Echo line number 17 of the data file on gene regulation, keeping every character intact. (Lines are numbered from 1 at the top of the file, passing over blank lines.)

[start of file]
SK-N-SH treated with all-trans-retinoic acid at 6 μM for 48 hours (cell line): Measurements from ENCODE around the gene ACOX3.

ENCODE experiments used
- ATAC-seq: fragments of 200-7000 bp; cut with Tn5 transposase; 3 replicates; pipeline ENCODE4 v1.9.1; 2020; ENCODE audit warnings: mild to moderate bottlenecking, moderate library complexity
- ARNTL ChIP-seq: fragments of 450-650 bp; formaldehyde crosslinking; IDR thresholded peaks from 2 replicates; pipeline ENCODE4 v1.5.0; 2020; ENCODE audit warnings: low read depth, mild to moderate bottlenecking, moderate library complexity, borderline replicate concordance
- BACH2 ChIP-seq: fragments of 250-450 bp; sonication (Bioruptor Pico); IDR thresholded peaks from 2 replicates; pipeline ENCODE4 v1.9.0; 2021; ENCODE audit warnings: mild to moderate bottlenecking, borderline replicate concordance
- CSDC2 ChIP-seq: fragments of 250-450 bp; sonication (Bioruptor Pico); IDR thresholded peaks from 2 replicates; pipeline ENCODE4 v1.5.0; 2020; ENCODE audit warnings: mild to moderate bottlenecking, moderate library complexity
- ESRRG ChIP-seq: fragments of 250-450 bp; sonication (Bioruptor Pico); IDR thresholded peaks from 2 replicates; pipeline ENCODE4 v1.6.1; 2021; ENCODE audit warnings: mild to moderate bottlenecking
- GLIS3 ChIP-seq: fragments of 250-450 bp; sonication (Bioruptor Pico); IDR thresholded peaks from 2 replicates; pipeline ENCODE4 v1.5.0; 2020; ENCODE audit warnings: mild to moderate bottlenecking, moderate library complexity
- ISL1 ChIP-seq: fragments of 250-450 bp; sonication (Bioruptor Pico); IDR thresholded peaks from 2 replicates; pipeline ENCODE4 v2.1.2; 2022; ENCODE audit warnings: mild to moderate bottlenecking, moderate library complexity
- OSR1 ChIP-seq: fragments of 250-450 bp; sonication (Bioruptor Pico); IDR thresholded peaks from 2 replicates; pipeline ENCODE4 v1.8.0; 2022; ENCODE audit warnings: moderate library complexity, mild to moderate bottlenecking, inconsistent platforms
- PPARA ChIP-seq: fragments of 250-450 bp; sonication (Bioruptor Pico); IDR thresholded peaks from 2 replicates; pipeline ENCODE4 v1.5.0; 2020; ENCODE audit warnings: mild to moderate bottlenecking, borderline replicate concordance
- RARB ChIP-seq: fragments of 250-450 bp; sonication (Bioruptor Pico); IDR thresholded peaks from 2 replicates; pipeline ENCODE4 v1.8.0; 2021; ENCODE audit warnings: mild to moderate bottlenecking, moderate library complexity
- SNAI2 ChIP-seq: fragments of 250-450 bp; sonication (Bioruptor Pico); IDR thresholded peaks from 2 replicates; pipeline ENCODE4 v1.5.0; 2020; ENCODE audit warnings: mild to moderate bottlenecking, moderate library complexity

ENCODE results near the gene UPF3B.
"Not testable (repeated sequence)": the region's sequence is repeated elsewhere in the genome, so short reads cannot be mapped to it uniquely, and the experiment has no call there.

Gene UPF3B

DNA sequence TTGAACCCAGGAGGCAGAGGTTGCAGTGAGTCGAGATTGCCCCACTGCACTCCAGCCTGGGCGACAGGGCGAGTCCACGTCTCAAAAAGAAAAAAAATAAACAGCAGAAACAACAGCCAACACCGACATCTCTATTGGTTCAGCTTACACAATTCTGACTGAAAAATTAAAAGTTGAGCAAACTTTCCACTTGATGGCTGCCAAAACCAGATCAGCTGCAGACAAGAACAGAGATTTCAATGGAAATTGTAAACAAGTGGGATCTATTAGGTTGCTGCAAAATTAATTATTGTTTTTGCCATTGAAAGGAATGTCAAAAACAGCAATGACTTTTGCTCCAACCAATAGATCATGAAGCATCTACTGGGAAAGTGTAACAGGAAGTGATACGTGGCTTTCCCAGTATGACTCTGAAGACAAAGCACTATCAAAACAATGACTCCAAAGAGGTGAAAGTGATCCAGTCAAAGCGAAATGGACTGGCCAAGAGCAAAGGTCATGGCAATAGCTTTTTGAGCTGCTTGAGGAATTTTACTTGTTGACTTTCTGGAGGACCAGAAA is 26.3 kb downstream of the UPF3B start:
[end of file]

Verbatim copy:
DNA sequence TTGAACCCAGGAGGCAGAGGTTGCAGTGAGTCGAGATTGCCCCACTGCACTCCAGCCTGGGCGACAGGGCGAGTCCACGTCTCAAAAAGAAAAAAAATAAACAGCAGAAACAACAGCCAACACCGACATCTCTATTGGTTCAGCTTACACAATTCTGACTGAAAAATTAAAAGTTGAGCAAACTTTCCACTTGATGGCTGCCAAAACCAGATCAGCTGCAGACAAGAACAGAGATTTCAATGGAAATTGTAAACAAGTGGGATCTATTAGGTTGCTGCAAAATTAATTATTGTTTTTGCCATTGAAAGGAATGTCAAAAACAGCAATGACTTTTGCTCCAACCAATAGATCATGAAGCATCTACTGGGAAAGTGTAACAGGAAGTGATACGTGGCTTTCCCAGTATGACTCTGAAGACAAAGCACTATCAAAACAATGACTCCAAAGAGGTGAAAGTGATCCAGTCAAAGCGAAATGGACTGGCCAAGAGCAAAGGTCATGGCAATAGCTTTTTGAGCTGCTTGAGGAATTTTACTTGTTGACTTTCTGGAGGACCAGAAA is 26.3 kb downstream of the UPF3B start: